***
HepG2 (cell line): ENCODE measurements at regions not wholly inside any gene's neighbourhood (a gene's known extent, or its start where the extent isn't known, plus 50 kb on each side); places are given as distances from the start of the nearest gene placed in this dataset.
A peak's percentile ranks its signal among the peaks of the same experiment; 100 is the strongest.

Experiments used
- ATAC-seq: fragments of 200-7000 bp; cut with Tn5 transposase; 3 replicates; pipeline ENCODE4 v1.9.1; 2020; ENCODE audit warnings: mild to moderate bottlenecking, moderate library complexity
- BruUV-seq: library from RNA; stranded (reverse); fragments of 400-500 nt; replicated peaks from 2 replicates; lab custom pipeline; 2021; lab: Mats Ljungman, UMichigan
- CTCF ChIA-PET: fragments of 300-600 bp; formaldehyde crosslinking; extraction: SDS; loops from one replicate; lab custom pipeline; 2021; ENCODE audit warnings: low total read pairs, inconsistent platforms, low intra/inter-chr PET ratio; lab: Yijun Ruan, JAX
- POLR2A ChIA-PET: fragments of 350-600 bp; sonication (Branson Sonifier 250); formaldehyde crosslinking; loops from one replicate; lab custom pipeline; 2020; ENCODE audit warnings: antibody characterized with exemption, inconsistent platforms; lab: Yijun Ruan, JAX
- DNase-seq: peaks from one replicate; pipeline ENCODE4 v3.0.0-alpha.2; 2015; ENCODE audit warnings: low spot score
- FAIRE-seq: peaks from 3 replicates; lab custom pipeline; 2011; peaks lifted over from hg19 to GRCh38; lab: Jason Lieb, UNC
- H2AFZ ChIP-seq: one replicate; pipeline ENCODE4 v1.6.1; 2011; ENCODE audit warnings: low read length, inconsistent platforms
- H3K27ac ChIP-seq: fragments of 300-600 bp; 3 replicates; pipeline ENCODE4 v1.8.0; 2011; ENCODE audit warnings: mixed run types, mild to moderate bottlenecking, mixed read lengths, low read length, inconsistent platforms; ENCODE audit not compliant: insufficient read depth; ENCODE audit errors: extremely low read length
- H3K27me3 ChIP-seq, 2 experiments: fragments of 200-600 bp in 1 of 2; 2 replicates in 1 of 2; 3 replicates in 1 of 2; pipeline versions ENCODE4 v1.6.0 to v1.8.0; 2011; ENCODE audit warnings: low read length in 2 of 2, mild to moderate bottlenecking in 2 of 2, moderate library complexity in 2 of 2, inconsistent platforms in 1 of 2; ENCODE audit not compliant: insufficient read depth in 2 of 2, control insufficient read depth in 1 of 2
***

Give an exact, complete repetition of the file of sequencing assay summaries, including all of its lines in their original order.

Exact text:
HepG2 (cell line): ENCODE measurements at regions not wholly inside any gene's neighbourhood (a gene's known extent, or its start where the extent isn't known, plus 50 kb on each side); places are given as distances from the start of the nearest gene placed in this dataset.
A peak's percentile ranks its signal among the peaks of the same experiment; 100 is the strongest.

Experiments used
- ATAC-seq: fragments of 200-7000 bp; cut with Tn5 transposase; 3 replicates; pipeline ENCODE4 v1.9.1; 2020; ENCODE audit warnings: mild to moderate bottlenecking, moderate library complexity
- BruUV-seq: library from RNA; stranded (reverse); fragments of 400-500 nt; replicated peaks from 2 replicates; lab custom pipeline; 2021; lab: Mats Ljungman, UMichigan
- CTCF ChIA-PET: fragments of 300-600 bp; formaldehyde crosslinking; extraction: SDS; loops from one replicate; lab custom pipeline; 2021; ENCODE audit warnings: low total read pairs, inconsistent platforms, low intra/inter-chr PET ratio; lab: Yijun Ruan, JAX
- POLR2A ChIA-PET: fragments of 350-600 bp; sonication (Branson Sonifier 250); formaldehyde crosslinking; loops from one replicate; lab custom pipeline; 2020; ENCODE audit warnings: antibody characterized with exemption, inconsistent platforms; lab: Yijun Ruan, JAX
- DNase-seq: peaks from one replicate; pipeline ENCODE4 v3.0.0-alpha.2; 2015; ENCODE audit warnings: low spot score
- FAIRE-seq: peaks from 3 replicates; lab custom pipeline; 2011; peaks lifted over from hg19 to GRCh38; lab: Jason Lieb, UNC
- H2AFZ ChIP-seq: one replicate; pipeline ENCODE4 v1.6.1; 2011; ENCODE audit warnings: low read length, inconsistent platforms
- H3K27ac ChIP-seq: fragments of 300-600 bp; 3 replicates; pipeline ENCODE4 v1.8.0; 2011; ENCODE audit warnings: mixed run types, mild to moderate bottlenecking, mixed read lengths, low read length, inconsistent platforms; ENCODE audit not compliant: insufficient read depth; ENCODE audit errors: extremely low read length
- H3K27me3 ChIP-seq, 2 experiments: fragments of 200-600 bp in 1 of 2; 2 replicates in 1 of 2; 3 replicates in 1 of 2; pipeline versions ENCODE4 v1.6.0 to v1.8.0; 2011; ENCODE audit warnings: low read length in 2 of 2, mild to moderate bottlenecking in 2 of 2, moderate library complexity in 2 of 2, inconsistent platforms in 1 of 2; ENCODE audit not compliant: insufficient read depth in 2 of 2, control insufficient read depth in 1 of 2